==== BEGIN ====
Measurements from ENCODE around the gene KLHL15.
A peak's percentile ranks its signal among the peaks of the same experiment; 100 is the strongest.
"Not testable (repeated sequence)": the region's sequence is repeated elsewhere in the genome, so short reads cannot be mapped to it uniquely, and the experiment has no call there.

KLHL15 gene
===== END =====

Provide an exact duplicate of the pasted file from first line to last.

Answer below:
Measurements from ENCODE around the gene KLHL15.
A peak's percentile ranks its signal among the peaks of the same experiment; 100 is the strongest.
"Not testable (repeated sequence)": the region's sequence is repeated elsewhere in the genome, so short reads cannot be mapped to it uniquely, and the experiment has no call there.

KLHL15 gene